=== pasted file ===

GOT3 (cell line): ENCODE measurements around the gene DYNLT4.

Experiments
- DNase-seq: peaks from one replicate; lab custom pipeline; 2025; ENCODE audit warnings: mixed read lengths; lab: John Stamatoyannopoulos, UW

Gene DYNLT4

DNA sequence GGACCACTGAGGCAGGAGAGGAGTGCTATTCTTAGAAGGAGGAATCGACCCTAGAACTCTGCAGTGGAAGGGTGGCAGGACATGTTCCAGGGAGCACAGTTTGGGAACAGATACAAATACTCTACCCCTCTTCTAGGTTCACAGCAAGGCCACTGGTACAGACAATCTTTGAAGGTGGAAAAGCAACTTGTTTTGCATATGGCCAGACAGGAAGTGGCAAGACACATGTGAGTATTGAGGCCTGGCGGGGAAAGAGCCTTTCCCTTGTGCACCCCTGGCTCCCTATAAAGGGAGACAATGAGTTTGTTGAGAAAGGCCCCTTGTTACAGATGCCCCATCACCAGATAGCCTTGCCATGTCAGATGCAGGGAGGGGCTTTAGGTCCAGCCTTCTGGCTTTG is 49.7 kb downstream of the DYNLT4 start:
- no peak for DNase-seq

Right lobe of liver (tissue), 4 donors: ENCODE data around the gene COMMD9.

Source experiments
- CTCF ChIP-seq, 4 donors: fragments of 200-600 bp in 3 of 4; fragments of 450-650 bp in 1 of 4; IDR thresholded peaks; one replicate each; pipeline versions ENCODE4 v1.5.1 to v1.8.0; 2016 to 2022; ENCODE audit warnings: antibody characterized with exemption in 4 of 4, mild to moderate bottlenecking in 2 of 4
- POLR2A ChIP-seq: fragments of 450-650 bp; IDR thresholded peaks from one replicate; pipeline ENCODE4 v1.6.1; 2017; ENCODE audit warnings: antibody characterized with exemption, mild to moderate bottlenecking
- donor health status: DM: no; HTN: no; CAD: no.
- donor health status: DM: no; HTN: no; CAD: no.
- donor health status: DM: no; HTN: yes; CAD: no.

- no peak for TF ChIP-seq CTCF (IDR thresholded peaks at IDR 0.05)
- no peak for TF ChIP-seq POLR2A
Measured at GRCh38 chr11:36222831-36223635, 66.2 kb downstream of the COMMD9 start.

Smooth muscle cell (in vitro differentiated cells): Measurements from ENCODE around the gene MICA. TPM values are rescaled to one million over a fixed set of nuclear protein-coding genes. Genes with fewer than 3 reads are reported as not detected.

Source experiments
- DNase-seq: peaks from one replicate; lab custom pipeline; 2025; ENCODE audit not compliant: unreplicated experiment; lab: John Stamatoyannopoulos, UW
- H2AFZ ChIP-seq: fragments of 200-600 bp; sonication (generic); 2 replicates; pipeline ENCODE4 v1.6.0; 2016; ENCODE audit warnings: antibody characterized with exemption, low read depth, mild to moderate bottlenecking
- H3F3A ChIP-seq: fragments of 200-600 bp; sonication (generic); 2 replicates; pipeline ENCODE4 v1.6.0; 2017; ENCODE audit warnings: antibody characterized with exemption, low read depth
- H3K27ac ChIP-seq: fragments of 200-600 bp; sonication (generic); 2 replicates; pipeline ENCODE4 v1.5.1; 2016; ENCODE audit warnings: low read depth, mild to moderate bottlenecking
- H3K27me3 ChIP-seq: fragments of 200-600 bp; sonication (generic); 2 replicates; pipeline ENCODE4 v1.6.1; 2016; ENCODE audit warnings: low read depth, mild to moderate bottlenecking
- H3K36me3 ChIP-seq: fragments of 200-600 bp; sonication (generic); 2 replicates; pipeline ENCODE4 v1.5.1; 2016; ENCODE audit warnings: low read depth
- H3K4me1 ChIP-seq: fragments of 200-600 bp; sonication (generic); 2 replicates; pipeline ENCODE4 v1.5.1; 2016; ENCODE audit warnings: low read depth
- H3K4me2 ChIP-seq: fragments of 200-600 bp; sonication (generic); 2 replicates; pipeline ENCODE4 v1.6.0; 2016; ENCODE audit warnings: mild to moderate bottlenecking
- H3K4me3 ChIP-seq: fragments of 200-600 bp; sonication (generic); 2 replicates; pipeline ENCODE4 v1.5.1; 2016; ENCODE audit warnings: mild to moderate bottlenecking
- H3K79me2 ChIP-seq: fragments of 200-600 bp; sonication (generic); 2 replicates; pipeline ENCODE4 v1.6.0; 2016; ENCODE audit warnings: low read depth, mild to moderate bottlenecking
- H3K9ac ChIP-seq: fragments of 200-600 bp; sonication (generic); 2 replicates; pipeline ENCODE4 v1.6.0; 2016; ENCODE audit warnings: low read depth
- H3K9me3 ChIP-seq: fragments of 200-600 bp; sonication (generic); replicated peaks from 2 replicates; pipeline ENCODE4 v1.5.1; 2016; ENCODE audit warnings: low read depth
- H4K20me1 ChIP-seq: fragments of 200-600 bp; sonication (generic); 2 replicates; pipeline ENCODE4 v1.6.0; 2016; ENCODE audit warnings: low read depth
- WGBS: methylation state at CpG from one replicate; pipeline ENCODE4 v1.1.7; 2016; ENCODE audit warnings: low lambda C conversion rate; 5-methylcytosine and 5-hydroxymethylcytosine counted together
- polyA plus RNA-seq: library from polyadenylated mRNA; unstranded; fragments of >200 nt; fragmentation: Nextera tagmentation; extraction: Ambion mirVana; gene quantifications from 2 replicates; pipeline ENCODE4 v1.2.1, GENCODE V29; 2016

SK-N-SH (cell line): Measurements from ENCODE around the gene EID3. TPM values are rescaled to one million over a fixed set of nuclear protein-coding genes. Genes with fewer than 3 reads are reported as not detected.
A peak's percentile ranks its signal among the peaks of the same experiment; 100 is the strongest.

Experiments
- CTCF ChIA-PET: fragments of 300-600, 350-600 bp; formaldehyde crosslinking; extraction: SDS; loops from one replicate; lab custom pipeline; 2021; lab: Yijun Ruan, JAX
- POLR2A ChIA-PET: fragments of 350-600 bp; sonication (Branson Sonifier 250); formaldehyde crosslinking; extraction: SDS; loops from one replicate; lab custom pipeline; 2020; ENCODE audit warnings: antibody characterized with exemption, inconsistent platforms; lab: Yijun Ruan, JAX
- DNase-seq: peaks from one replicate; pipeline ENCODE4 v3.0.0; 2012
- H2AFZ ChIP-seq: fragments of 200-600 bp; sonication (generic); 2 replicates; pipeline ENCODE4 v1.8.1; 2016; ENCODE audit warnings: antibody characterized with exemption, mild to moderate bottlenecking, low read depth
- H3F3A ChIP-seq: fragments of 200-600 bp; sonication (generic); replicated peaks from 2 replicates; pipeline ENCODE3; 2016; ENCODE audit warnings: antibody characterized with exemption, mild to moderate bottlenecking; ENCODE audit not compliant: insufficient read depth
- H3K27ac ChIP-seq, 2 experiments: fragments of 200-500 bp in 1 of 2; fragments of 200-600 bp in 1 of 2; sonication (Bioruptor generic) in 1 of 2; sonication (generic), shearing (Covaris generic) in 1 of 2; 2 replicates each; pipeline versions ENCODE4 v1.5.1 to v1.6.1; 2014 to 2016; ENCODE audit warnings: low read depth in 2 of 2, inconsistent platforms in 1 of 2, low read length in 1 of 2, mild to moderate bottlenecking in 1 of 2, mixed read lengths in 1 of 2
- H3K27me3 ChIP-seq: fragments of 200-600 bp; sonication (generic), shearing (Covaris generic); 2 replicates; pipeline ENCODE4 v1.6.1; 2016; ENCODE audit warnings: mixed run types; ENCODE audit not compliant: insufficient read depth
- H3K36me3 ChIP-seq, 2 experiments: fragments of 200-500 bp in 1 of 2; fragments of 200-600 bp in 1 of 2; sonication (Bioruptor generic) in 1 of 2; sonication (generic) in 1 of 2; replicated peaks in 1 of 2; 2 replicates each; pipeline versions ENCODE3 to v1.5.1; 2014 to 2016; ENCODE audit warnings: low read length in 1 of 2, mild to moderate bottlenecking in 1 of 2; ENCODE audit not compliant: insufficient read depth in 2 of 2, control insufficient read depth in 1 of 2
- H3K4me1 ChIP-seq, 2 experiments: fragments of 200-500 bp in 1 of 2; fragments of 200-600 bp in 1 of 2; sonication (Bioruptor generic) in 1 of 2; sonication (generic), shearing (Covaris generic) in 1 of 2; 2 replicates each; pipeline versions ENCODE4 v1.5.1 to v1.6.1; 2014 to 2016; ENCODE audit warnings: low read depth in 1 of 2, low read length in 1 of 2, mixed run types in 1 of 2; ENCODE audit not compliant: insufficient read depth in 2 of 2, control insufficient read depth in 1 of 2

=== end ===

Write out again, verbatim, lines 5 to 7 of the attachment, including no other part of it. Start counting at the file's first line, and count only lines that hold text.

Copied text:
DNA sequence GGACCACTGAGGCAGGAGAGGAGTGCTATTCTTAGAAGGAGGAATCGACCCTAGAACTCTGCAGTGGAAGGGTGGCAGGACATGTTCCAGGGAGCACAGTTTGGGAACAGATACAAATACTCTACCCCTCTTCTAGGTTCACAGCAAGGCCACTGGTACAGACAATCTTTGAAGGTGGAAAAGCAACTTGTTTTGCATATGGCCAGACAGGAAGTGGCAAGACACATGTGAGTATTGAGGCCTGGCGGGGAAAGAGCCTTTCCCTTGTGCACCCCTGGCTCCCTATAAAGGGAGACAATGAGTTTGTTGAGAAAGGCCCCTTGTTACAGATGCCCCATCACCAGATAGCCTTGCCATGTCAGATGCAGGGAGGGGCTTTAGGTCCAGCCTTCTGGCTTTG is 49.7 kb downstream of the DYNLT4 start:
- no peak for DNase-seq

Right lobe of liver (tissue), 4 donors: ENCODE data around the gene COMMD9.